Kim YL, Cho YW, Park SW, Lee SK, Ahn IS, Na BW, et al. Antepartum characteristics predicting persistent postpartum glucose intolerance in the patients with gestational diabetes mellitus (GDM). J Korean Diabetes 2000;24:46-59.  Back to cited text no. 12
McElnay JC, Elnour AA. Risk factor model for developing postpartum diabetes mellitus in patients with gestational diabetes mellitus (GDM). Int J Med2006. Available from: http://www.priory.com/med.htm. ISSN 1360-0168. Accessed July 1, 2018.  Back to cited text no. 13
Alves JM, Stollmeier A, Leite IG, Pilger CG, Detsch JC, Radominski RB, et al. Postpartum reclassification of glycemic status in women with gestational diabetes mellitus and associated risk factors. Rev Bras Ginecol Obstet 2016;38:381-90.  Back to cited text no. 14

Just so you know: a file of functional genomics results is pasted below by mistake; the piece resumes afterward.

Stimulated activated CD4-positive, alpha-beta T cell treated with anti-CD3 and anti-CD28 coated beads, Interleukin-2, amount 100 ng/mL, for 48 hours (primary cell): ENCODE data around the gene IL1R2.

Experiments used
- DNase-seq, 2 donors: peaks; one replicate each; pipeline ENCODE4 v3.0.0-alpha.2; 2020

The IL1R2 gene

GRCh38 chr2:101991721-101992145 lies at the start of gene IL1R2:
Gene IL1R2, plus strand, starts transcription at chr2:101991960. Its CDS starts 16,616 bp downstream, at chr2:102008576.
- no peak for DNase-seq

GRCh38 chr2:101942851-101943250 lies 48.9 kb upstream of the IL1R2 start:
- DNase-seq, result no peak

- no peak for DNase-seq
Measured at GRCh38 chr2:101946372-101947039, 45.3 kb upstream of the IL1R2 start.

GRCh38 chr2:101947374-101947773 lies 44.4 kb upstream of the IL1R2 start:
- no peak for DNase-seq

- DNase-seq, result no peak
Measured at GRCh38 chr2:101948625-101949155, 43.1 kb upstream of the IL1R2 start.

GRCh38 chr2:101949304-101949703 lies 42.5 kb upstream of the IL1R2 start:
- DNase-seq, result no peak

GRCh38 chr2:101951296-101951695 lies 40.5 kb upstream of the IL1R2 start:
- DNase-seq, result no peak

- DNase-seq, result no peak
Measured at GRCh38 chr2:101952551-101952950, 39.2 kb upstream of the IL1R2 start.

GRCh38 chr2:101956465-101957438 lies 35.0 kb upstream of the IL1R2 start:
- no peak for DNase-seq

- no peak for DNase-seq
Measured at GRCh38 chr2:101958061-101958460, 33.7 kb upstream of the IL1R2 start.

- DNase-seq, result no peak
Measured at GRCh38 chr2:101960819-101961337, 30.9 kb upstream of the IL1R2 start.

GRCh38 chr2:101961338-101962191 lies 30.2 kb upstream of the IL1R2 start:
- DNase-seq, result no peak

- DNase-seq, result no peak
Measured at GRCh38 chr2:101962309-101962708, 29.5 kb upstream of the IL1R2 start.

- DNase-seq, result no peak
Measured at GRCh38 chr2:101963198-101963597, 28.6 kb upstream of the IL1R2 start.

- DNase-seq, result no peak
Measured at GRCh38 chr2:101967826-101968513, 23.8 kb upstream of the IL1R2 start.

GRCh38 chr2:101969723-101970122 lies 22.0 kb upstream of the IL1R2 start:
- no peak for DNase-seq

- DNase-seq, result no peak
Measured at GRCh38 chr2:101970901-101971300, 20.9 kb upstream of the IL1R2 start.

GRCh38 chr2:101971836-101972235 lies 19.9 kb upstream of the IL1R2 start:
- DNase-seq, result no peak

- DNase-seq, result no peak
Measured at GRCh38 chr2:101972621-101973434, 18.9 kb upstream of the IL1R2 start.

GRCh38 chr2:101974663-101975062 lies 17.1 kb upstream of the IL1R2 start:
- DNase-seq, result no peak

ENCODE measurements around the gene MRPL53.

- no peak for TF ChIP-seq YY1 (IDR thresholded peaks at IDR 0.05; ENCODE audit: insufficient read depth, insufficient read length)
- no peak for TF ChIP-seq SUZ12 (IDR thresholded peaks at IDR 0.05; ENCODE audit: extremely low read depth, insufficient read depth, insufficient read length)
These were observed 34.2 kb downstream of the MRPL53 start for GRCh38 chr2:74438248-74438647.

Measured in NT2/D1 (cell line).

Krishnaveni GV, Hill JC, Veena SR, Geetha S, Jayakumar MN, Karat CL, et al. Gestational diabetes and the incidence of diabetes in the 5 years following the index pregnancy in South Indian women. Diabetes Res Clin Pract 2007;78:398-404.  Back to cited text no. 15
Rayanagoudar G, Hashi AA, Zamora J, Khan KS, Hitman GA, Thangaratinam S. Quantification of the type 2 diabetes risk in women with gestational diabetes: A systematic review and meta-analysis of 95,750 women. Diabetologia 2016;59:1403-11.  Back to cited text no. 16
Diabetes Prevention Program Research Group. Reduction in the incidence of type 2 diabetes with lifestyle intervention or metformin. N Engl J Med 2002;346:393-403.  Back to cited text no. 17
Ramachandran A, Snehalatha C, Mary S, Mukesh B, Bhaskar AD, Vijay V; Indian Diabetes Prevention Programme (IDPP). The Indian Diabetes Prevention programme shows that lifestyle modification and metformin prevent type 2 diabetes in Asian Indian subjects with impaired glucose tolerance (IDPP-1). Diabetologia 2006;49:289-97.  Back to cited text no. 18


  [Table 1], [Table 2], [Table 3]